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Feb 16 2014

Writing superheroes: Barbara Gaskell Denvil

What does Barbra Gaskell Denvil’s super alter-ego wear? Read on and find out…

superhero copyIf you were to write the ‘origin’s episode’ of your writing what would be the most important scenes? What did your early efforts look like? Are they still around to be used as bribes and blackmail material?Barbara Gaskell Denvil

All super heroes have their mild-mannered secret identity, what is yours? I promise we won’t tell.
I’m just a dreamer with a fierce passion for art, literature, nature and travel. But my dreams are so vivid, I admit I do sometimes wonder which world I live in. The superhero and the mild mannered introvert get very mixed up sometimes – so I’m probably just the left over orange peel from the cocktail shaker.

Who are your partners in crime? What are their superpowers?

I’m a loner! Cats of course – but I can’t say they help a lot since they try to sit on my computer keyboard or demand cuddles when I’m in the middle of writing some awful battle scene.
Where do you get your superpowers from?
My imagination is linked to my dream world – and it is extremely vivid. I admit sometimes I wonder if someone else inside my head is making up all this inspiration – it seems almost divorced from the other person who sits all day every day at the computer slogging away in silence. So perhaps that double-identity superhero business is actually true. Or maybe I’m just plain balmy.

Where is your secret lair and what does it look like?
Oh dear – usually an awful mess. My house is very small so my desk and everything else is squashed within the one living room. That means about 3,000 books and a huge desk absolutely covered in papers, books, maps, pens and computer paraphernalia. I have a bad habit of writing any sudden ideas that come into my head at any time, on the back of old envelopes – and these get scattered all over the place. Cleaning up is a constant problem, and if I tidy my desk then that is a disaster and I cannot find anything at all – but I do love my mucky little nest. It’s colourful, comfy and cosy. At the moment it is summer where I live, and the sun streams in through the window beyond my desk. Outside I see lots of bright blue sky, hundreds of trees, swathes of flowers, parrots and other birds, and visiting wild animals from the surrounding forests. So it’s my little haven.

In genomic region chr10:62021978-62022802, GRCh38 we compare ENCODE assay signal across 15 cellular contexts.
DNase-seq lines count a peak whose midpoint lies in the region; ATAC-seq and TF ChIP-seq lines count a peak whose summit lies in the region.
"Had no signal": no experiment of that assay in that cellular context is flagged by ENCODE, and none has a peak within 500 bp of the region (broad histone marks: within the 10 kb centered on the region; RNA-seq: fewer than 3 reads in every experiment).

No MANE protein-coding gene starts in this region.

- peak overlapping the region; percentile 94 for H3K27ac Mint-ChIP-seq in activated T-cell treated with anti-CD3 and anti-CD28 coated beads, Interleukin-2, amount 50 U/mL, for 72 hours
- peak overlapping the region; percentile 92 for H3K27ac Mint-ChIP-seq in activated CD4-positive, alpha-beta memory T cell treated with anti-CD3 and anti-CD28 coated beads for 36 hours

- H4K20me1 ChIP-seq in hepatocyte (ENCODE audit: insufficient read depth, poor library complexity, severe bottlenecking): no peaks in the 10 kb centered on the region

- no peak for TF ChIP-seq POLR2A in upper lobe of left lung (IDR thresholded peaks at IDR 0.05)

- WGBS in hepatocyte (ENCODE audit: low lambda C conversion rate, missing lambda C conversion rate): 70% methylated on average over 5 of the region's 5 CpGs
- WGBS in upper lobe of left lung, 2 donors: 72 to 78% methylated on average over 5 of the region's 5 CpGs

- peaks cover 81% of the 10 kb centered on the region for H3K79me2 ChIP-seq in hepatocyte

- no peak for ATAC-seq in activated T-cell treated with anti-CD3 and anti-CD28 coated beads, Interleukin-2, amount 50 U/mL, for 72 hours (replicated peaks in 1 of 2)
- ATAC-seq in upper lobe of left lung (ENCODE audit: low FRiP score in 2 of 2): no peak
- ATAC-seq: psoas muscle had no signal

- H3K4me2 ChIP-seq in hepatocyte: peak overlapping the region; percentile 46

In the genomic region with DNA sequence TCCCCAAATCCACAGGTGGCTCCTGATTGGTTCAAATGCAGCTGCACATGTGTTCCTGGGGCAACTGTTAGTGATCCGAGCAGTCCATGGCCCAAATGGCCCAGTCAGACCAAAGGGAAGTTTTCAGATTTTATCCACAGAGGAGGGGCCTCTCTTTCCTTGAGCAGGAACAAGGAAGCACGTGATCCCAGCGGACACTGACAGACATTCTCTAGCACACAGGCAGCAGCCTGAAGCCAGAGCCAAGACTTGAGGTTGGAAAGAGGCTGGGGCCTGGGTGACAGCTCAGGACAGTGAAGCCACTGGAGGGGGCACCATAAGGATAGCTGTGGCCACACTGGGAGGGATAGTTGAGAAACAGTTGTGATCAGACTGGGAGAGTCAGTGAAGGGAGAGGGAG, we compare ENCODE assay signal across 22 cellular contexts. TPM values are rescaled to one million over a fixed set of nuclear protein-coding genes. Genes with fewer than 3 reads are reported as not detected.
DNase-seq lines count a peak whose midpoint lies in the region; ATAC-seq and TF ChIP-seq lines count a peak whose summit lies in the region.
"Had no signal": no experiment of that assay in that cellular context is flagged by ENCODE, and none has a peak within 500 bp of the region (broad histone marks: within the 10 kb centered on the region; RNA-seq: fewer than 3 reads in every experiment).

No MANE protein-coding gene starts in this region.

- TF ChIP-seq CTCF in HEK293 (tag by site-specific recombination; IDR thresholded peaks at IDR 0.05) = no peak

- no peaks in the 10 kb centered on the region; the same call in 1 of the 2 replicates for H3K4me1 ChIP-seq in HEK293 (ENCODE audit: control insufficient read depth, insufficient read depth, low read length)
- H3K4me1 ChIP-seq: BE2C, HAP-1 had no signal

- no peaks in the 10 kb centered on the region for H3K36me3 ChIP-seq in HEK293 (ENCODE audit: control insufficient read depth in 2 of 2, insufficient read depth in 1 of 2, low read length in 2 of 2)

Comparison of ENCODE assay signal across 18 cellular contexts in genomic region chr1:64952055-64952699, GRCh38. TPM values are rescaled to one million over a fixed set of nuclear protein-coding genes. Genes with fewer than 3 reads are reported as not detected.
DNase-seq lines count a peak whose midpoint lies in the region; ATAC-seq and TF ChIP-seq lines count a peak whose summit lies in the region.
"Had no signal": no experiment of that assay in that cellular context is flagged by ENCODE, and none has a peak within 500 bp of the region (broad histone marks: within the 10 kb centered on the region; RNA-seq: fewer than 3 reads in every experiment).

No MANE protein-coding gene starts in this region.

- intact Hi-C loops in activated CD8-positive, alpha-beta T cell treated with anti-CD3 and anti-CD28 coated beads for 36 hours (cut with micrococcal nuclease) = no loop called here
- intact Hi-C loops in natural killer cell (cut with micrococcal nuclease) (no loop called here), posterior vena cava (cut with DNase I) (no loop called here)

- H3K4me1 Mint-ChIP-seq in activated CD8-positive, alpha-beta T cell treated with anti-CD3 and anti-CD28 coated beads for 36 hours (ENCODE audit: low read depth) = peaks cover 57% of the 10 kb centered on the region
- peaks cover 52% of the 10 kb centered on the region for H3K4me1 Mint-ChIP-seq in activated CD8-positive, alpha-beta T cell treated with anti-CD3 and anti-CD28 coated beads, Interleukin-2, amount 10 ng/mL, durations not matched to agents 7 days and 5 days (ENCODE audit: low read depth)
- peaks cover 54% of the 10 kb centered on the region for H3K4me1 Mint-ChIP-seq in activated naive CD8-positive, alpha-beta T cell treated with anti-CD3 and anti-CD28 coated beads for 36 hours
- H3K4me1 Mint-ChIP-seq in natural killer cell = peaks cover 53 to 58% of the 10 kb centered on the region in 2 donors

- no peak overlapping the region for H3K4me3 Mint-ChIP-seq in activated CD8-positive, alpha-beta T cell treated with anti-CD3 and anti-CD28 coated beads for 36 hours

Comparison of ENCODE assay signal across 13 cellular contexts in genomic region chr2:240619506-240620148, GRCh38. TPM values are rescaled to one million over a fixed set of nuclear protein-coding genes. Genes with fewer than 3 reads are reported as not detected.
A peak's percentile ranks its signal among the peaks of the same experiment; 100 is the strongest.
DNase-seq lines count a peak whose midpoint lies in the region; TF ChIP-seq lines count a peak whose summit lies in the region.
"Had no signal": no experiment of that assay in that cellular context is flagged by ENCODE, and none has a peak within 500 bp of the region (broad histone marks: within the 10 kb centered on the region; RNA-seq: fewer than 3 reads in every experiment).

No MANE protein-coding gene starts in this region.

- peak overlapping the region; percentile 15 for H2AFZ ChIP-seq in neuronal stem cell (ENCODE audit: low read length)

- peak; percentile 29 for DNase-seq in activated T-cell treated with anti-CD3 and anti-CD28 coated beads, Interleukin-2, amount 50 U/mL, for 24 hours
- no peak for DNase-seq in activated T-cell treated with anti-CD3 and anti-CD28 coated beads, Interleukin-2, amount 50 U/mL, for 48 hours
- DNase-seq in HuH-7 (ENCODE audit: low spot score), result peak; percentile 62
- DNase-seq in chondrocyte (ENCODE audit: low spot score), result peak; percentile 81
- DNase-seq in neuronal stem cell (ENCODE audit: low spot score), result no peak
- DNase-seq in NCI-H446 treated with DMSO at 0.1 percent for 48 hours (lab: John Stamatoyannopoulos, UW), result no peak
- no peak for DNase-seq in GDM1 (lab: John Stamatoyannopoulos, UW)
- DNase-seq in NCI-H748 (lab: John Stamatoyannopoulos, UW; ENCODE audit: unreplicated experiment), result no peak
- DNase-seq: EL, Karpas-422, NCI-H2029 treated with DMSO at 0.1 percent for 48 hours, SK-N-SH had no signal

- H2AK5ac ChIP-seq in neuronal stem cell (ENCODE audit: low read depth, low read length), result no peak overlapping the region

What kind of training do you do to keep your superpowers in world saving form? How do you insure they are used only for good?
Mental training mostly – and that means reading, reading and more reading. The trouble is, my eyesight is waning – so the invention of the Kindle has been a real boon. Writing is both the beginning and the end result – and making sure the powers are only used for good is – of course – the ultimate aim. That means rewriting endlessly – until I am positive I just cannot personally improve on the existing manuscript.

Granted, you probably don’t’ get to wear your superhero costume a lot, but if you did, what would it look like?
My inner superhero is slim – as I used to be until about 10 years ago – and therefore my costume would fit that slim young woman I wish I still was. Long, flowing skirts I suppose, or a silken William Morris caftan. The actual truth is a lot less interesting as I am skinny no longer – and tend to slouch around in old trousers and a jumper.

 

What is your kryptonite? What are the biggest challenges faced with in your writing?